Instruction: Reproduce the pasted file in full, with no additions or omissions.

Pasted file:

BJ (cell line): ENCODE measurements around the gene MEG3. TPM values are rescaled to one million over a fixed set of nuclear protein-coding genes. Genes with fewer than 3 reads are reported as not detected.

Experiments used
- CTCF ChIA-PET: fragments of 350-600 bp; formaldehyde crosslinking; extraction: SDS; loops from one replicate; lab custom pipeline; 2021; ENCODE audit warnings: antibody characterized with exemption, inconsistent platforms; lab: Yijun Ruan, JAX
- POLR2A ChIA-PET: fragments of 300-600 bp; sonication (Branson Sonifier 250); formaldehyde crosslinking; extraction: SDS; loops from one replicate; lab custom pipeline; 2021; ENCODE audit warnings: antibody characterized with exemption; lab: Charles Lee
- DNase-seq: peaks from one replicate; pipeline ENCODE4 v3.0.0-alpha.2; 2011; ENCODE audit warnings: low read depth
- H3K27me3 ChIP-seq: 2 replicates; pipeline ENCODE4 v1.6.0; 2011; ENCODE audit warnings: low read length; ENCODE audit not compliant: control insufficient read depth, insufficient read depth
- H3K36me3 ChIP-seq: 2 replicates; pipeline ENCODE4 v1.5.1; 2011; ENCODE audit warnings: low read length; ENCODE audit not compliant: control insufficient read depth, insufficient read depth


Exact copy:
BJ (cell line): ENCODE measurements around the gene MEG3. TPM values are rescaled to one million over a fixed set of nuclear protein-coding genes. Genes with fewer than 3 reads are reported as not detected.

Experiments used
- CTCF ChIA-PET: fragments of 350-600 bp; formaldehyde crosslinking; extraction: SDS; loops from one replicate; lab custom pipeline; 2021; ENCODE audit warnings: antibody characterized with exemption, inconsistent platforms; lab: Yijun Ruan, JAX
- POLR2A ChIA-PET: fragments of 300-600 bp; sonication (Branson Sonifier 250); formaldehyde crosslinking; extraction: SDS; loops from one replicate; lab custom pipeline; 2021; ENCODE audit warnings: antibody characterized with exemption; lab: Charles Lee
- DNase-seq: peaks from one replicate; pipeline ENCODE4 v3.0.0-alpha.2; 2011; ENCODE audit warnings: low read depth
- H3K27me3 ChIP-seq: 2 replicates; pipeline ENCODE4 v1.6.0; 2011; ENCODE audit warnings: low read length; ENCODE audit not compliant: control insufficient read depth, insufficient read depth
- H3K36me3 ChIP-seq: 2 replicates; pipeline ENCODE4 v1.5.1; 2011; ENCODE audit warnings: low read length; ENCODE audit not compliant: control insufficient read depth, insufficient read depth